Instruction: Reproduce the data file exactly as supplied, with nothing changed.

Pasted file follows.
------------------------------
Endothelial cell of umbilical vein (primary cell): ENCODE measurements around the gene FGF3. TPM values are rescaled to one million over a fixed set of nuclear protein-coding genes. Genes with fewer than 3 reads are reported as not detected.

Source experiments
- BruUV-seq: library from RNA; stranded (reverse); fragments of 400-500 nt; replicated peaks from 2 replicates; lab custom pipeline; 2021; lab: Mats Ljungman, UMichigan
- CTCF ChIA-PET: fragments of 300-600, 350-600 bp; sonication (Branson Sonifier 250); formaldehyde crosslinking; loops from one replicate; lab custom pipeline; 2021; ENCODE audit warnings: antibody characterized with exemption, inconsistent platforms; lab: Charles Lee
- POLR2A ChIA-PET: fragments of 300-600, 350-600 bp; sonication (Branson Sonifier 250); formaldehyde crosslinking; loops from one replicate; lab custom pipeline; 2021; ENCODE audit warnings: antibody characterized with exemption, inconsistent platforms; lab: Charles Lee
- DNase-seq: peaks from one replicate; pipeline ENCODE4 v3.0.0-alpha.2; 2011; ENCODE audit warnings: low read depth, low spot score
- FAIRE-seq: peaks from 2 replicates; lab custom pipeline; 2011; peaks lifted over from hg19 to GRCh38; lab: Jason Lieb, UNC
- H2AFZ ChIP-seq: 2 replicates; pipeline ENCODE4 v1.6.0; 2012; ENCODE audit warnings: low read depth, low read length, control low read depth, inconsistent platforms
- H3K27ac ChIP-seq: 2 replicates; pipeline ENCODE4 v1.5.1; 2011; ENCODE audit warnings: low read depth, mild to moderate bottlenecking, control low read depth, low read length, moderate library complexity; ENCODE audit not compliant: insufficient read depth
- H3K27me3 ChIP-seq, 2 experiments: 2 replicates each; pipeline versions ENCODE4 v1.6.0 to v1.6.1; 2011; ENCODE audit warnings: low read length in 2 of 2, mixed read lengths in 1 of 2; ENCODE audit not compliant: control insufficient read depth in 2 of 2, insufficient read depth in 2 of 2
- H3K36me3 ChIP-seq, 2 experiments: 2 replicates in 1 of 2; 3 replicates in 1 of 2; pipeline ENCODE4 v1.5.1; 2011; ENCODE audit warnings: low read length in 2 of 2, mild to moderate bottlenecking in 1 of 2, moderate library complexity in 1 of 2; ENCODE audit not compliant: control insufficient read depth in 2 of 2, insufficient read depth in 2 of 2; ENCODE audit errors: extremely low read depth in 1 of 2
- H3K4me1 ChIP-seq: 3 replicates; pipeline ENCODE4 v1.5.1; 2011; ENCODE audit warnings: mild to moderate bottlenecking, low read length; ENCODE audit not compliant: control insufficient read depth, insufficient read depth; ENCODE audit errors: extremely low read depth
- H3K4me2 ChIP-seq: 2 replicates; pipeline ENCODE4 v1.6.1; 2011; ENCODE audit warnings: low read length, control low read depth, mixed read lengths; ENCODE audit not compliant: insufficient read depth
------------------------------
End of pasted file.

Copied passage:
Endothelial cell of umbilical vein (primary cell): ENCODE measurements around the gene FGF3. TPM values are rescaled to one million over a fixed set of nuclear protein-coding genes. Genes with fewer than 3 reads are reported as not detected.

Source experiments
- BruUV-seq: library from RNA; stranded (reverse); fragments of 400-500 nt; replicated peaks from 2 replicates; lab custom pipeline; 2021; lab: Mats Ljungman, UMichigan
- CTCF ChIA-PET: fragments of 300-600, 350-600 bp; sonication (Branson Sonifier 250); formaldehyde crosslinking; loops from one replicate; lab custom pipeline; 2021; ENCODE audit warnings: antibody characterized with exemption, inconsistent platforms; lab: Charles Lee
- POLR2A ChIA-PET: fragments of 300-600, 350-600 bp; sonication (Branson Sonifier 250); formaldehyde crosslinking; loops from one replicate; lab custom pipeline; 2021; ENCODE audit warnings: antibody characterized with exemption, inconsistent platforms; lab: Charles Lee
- DNase-seq: peaks from one replicate; pipeline ENCODE4 v3.0.0-alpha.2; 2011; ENCODE audit warnings: low read depth, low spot score
- FAIRE-seq: peaks from 2 replicates; lab custom pipeline; 2011; peaks lifted over from hg19 to GRCh38; lab: Jason Lieb, UNC
- H2AFZ ChIP-seq: 2 replicates; pipeline ENCODE4 v1.6.0; 2012; ENCODE audit warnings: low read depth, low read length, control low read depth, inconsistent platforms
- H3K27ac ChIP-seq: 2 replicates; pipeline ENCODE4 v1.5.1; 2011; ENCODE audit warnings: low read depth, mild to moderate bottlenecking, control low read depth, low read length, moderate library complexity; ENCODE audit not compliant: insufficient read depth
- H3K27me3 ChIP-seq, 2 experiments: 2 replicates each; pipeline versions ENCODE4 v1.6.0 to v1.6.1; 2011; ENCODE audit warnings: low read length in 2 of 2, mixed read lengths in 1 of 2; ENCODE audit not compliant: control insufficient read depth in 2 of 2, insufficient read depth in 2 of 2
- H3K36me3 ChIP-seq, 2 experiments: 2 replicates in 1 of 2; 3 replicates in 1 of 2; pipeline ENCODE4 v1.5.1; 2011; ENCODE audit warnings: low read length in 2 of 2, mild to moderate bottlenecking in 1 of 2, moderate library complexity in 1 of 2; ENCODE audit not compliant: control insufficient read depth in 2 of 2, insufficient read depth in 2 of 2; ENCODE audit errors: extremely low read depth in 1 of 2
- H3K4me1 ChIP-seq: 3 replicates; pipeline ENCODE4 v1.5.1; 2011; ENCODE audit warnings: mild to moderate bottlenecking, low read length; ENCODE audit not compliant: control insufficient read depth, insufficient read depth; ENCODE audit errors: extremely low read depth
- H3K4me2 ChIP-seq: 2 replicates; pipeline ENCODE4 v1.6.1; 2011; ENCODE audit warnings: low read length, control low read depth, mixed read lengths; ENCODE audit not compliant: insufficient read depth